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spacer Thomas Keneally, Sharpsburg, Maryland, 1981
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Thomas Keneally, Sharpsburg, Maryland, 1981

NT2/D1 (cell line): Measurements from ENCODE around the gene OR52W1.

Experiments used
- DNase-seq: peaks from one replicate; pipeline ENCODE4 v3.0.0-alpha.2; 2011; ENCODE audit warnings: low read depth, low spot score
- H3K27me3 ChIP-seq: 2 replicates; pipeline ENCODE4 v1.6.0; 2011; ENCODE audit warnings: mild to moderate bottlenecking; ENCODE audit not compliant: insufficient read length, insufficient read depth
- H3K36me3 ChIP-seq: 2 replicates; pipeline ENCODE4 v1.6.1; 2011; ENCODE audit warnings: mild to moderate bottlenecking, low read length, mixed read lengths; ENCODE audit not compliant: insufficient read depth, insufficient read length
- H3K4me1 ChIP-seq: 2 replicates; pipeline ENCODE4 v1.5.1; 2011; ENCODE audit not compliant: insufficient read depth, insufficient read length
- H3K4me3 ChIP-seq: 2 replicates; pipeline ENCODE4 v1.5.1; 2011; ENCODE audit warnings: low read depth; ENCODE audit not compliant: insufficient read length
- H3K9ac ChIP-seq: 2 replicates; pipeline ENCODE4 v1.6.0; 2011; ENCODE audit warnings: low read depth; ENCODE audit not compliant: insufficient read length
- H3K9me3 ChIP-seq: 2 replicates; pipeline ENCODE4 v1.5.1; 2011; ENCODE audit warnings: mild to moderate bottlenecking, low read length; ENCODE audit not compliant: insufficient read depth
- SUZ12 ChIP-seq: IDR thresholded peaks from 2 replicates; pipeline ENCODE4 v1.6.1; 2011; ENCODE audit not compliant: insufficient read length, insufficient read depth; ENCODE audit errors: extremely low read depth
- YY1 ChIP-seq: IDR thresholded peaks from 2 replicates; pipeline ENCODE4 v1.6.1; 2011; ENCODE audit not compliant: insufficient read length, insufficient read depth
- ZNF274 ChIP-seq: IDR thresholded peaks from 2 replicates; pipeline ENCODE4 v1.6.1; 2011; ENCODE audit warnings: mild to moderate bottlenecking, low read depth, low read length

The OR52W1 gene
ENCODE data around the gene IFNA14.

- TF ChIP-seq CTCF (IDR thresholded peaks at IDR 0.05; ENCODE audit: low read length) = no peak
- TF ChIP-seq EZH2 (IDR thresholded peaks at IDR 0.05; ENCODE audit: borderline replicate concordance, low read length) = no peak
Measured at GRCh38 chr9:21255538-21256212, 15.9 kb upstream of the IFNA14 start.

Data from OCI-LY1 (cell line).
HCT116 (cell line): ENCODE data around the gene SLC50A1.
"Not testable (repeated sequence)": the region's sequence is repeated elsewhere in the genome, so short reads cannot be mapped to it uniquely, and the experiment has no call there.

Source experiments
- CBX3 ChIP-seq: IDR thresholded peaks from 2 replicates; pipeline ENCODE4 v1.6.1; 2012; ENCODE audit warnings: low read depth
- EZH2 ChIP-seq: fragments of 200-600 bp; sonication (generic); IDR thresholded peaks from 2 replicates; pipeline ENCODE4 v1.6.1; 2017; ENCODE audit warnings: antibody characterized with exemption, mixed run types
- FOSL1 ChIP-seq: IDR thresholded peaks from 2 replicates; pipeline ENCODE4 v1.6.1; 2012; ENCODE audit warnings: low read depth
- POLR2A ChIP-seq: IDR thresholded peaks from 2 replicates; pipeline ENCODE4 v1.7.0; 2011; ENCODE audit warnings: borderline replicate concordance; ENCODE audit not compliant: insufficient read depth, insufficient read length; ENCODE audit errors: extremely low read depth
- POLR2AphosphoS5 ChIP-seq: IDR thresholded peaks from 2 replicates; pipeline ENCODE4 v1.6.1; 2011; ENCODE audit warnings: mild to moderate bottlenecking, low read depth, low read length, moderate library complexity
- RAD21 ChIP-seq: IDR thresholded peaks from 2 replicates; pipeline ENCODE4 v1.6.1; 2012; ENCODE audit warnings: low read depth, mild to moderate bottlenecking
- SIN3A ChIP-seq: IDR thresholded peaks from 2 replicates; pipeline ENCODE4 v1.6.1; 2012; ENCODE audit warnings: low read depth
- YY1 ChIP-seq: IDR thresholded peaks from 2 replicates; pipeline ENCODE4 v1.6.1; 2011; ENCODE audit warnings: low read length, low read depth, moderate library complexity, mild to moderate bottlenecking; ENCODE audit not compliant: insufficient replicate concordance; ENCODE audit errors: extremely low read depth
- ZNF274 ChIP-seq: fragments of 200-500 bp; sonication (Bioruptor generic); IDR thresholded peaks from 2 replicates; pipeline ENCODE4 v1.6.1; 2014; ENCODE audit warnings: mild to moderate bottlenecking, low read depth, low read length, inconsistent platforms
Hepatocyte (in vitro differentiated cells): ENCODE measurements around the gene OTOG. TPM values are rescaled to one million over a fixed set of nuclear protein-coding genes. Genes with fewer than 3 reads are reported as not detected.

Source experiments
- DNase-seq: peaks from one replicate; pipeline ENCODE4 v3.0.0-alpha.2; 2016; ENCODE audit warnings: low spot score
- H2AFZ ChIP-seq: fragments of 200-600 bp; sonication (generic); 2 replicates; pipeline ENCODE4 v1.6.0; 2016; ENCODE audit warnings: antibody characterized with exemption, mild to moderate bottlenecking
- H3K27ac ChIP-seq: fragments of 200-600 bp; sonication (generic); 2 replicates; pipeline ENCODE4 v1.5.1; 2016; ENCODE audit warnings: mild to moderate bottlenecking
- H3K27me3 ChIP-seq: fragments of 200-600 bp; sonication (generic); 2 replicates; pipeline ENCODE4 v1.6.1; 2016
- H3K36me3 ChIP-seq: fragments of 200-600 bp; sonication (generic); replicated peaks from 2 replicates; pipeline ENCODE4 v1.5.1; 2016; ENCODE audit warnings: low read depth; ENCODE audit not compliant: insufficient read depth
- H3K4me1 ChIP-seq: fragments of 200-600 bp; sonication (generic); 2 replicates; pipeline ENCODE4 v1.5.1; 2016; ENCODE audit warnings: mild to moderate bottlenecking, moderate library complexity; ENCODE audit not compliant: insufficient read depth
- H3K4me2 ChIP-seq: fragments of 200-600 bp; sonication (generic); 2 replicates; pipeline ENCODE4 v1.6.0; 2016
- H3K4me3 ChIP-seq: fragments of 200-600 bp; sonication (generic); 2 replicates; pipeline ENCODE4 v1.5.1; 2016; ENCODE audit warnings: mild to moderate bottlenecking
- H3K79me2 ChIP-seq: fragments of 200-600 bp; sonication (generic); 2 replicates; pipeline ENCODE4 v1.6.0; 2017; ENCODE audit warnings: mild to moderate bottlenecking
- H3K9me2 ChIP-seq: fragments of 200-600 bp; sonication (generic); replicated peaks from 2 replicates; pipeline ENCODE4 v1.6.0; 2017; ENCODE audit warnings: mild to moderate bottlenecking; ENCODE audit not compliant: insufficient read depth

Keneally was in Washington for the US publication of his novel “Confederates,” a fierce tale of hot death and salty sex and loneliness and confusion and courage in the ranks surrounding Stonewall Jackson. He and I drove out to Antietam Battlefield, where Keneally started walking the geography of his book. Standing in the middle of the Bloody Cornfield, where the most deadly day in American history had transpired, Keneally gave a perfect sortie-by-sortie summary of the movement of troops on the battlefield from memory. The idea for the book coalesced after he had come to the US to write newspaper stories for The Melbourne Age: articles on the NFL, and the suicide of Eli Black, the United Brand's president who jumped from his office in the Pan Am Building, and drug testing by pharmaceutical firms, and the geriatric Disneyland called Leisureworld that exists somewhere beyond space and time a few miles out of L.A. But in all his travels with his wife and two daughters when they would venture out from the house they had rented in New Milford, Connecticut, he was continuously drawn to the Maryland and Virginia sites where the Civil War had been planned and fought. “Initially,” he said, “I was attracted because I found the people so much like Australians – very much unto themselves. And then I became fascinated with this idea of the two cultures in one civilization. What happened here,” he said, fanning an arm across the battlefield, “was of such extraordinary ferocity. I was astounded that Americans could do that, even given their extraordinary regional differences. And as it crystallized, I realized that history rarely perceives wars of differing cultures in the way I wanted to present this one, as a harvest of violently dead young men.” By sunset on September 17th, 1862, more than twelve thousand Union and ten thousand Confederate soldiers had died in a single day, all of them within walking distance of where we were standing. “I feel an immense closeness, a little like going to the place where your grandfather was brought up,” Keneally said. “It seems so intimate and familiar to me.” I had, in the trunk of my car, a Land 195 camera, the only Polaroid that can create wet negatives similar to the ones Mathew Brady used in his Civil War photographs. I went to retrieve the camera, and returned to find Keneally standing ready for the portrait you see here. I fixed the negative in a plastic pail in my trunk, and made this print a few days later, amazed at how anachronistic the image seemed. When we were driving back to DC, Keneally would only tell me that he was working on a book about an even greater atrocity than the war between the states. The next year, “Schindler’s Ark” was published which, ten years later, became the Steven Spielberg film “Schindler’s List.”

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